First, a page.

Our study was conducted to define the roles of lowering circulating free fatty acids (FFA) and of growth hormone (GH) replacement on protein metabolism in GH deficient patients. To isolate the specific effects of FFA and GH we studied seven adult subjects with GH deficiency four times: (A) with administration of GH and Acipimox (an inhibitor of lipolysis), (B) with GH, without Acipimox, (C) without GH, with Acipimox and (D) without either. Each study included a 3 h basal period and a 3 h euglycemic clamp. Amino acid metabolism was assessed by stable isotope dilution technique at the whole body level and across the forearm. Overall, we saw no intervention effect on protein metabolism, but when the two situations in which Acipimox was given were combined, Acipimox decreased basal plasma FFA concentrations by 75% and increased serum urea concentrations by 20%, whole body appearance rates (reflecting protein degradation) of phenylalanine (by 7%) and tyrosine (by 11%) and protein synthesis rates for phenylalanine (by 7%), whereas phenylalanine-to-tyrosine conversion was unaffected. Acipimox more than doubled net forearm phenylalanine release during the clamp and increased basal forearm phenylalanine disappearance (reflecting muscle protein synthesis). During the clamp whole body amino acid fluxes and phenylalanine-to-tyrosine conversion decreased together with a decrease in forearm protein breakdown. GH replacement did not affect any of these metabolic parameters. Although we failed to show any role for GH, the results show that lowering of FFA concentrations with Acipimox has pronounced effects on protein metabolism, including increased whole body and forearm protein breakdown, together with increased protein synthesis systemically and locally in the forearm. The increase in serum urea and a doubling of net forearm phenylalanine release after lowering of FFA strongly indicate that the overall effect is catabolic and supports a pivotal protein conserving role of lipids.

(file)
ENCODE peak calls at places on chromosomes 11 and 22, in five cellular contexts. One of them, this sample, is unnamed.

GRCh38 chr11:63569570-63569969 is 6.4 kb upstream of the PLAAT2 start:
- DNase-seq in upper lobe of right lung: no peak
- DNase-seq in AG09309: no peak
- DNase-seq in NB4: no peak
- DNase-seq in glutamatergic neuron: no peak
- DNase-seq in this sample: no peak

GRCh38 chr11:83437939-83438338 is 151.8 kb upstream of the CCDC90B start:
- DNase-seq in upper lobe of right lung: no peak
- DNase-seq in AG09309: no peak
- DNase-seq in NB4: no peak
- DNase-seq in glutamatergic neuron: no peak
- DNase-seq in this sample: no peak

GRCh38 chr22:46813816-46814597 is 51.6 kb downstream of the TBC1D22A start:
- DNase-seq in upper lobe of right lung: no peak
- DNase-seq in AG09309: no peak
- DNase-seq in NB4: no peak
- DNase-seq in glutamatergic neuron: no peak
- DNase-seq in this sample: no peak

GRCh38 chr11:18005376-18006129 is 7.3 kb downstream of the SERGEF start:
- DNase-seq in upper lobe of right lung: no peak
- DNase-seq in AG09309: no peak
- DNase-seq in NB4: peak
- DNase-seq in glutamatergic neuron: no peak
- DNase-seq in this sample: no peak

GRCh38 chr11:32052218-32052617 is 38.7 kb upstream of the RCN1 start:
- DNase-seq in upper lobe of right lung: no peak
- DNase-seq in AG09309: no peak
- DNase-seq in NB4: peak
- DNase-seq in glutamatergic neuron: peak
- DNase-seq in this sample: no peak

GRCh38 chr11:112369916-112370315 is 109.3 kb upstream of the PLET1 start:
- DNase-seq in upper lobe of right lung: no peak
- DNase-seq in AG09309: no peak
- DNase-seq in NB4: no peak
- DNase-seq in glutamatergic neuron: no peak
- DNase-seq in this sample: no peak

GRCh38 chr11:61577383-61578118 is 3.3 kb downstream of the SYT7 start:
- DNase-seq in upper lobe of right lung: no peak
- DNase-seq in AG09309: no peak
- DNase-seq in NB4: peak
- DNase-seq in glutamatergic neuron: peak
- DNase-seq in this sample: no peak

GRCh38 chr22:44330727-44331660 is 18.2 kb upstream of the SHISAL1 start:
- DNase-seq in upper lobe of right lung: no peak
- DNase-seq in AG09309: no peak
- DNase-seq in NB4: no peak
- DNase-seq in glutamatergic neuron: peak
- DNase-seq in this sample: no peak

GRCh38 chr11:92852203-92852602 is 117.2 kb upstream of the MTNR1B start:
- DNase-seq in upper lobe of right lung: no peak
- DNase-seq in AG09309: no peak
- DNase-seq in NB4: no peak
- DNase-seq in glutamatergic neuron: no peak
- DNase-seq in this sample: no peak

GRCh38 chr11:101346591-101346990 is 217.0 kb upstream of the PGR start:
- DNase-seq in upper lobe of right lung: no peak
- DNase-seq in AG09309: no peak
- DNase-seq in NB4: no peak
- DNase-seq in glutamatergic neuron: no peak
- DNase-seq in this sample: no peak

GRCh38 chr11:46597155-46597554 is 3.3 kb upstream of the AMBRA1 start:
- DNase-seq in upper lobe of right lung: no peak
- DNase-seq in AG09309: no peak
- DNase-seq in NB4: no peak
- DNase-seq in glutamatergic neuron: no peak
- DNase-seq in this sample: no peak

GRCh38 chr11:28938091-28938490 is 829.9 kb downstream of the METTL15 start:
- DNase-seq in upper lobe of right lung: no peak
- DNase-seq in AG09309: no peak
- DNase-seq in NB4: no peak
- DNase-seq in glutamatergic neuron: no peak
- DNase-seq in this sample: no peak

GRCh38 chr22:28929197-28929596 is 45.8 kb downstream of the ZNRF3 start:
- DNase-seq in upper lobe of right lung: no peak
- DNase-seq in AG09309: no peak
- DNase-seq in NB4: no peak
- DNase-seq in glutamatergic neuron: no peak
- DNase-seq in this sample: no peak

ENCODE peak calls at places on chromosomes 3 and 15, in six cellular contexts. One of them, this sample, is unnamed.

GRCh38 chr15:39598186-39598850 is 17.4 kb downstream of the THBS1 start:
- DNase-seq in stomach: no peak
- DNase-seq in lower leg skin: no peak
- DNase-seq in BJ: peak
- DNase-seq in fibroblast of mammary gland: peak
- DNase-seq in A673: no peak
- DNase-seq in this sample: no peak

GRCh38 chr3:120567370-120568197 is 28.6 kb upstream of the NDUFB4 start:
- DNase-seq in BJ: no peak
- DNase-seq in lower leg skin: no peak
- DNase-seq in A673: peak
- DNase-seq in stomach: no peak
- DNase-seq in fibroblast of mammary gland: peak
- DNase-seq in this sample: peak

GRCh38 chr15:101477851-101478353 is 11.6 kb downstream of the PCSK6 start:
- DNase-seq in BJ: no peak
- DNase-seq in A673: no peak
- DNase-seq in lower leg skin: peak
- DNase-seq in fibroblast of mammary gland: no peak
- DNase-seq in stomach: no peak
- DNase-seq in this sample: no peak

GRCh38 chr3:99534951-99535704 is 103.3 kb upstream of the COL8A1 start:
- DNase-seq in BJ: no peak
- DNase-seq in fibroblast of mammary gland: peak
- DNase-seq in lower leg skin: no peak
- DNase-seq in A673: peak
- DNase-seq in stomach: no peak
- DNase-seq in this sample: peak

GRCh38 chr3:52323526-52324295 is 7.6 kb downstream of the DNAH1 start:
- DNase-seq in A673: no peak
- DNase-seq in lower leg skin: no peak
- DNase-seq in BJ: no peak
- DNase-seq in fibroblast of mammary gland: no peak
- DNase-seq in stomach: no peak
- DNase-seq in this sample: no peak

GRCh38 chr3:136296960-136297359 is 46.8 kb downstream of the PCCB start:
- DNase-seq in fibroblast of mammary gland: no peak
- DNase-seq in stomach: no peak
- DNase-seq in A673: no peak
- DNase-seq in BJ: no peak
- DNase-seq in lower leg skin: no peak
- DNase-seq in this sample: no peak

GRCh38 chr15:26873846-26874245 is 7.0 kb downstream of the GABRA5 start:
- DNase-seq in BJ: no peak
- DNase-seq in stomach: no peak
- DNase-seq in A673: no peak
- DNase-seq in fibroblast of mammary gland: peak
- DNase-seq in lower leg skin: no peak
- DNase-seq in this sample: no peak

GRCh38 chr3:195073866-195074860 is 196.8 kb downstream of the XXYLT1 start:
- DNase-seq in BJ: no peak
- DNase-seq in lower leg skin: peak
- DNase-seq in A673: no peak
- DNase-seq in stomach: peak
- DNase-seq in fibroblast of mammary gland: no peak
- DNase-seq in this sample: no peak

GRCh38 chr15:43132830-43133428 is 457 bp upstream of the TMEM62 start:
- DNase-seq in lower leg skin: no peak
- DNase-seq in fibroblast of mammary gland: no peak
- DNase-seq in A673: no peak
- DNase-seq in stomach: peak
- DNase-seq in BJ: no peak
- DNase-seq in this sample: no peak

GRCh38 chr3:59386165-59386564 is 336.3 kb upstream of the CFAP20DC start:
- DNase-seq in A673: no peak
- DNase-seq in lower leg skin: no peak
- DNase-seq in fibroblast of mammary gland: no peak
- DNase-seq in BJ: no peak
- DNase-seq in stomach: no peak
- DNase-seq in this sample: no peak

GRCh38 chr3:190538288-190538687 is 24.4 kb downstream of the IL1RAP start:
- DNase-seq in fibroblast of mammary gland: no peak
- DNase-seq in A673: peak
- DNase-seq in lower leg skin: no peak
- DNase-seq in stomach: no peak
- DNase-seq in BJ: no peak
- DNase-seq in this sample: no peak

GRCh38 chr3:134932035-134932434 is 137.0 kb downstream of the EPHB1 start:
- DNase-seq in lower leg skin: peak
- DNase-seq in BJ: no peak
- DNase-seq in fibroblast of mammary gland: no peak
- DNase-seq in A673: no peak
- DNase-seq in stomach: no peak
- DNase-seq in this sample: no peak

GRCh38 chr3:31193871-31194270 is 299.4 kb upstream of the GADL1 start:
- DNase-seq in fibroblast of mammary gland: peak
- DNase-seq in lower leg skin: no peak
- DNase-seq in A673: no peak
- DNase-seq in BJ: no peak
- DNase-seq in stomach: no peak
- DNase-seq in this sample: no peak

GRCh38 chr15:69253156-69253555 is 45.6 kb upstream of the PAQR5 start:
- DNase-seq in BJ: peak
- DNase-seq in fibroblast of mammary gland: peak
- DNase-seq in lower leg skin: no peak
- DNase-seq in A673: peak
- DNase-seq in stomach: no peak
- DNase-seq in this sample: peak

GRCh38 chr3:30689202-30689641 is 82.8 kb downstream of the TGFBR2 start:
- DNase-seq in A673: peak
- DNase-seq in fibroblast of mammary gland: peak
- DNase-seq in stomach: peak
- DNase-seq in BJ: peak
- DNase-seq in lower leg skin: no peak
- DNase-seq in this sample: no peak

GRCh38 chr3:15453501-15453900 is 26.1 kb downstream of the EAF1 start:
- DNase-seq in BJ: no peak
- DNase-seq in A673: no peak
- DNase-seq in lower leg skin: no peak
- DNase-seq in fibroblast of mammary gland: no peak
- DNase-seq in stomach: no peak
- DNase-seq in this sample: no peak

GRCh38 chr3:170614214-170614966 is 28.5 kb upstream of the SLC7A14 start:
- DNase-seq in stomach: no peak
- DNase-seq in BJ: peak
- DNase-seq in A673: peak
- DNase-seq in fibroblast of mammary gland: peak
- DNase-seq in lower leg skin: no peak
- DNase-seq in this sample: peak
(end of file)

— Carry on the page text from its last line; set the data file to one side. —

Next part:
ASJC Scopus subject areas
- Endocrinology, Diabetes and Metabolism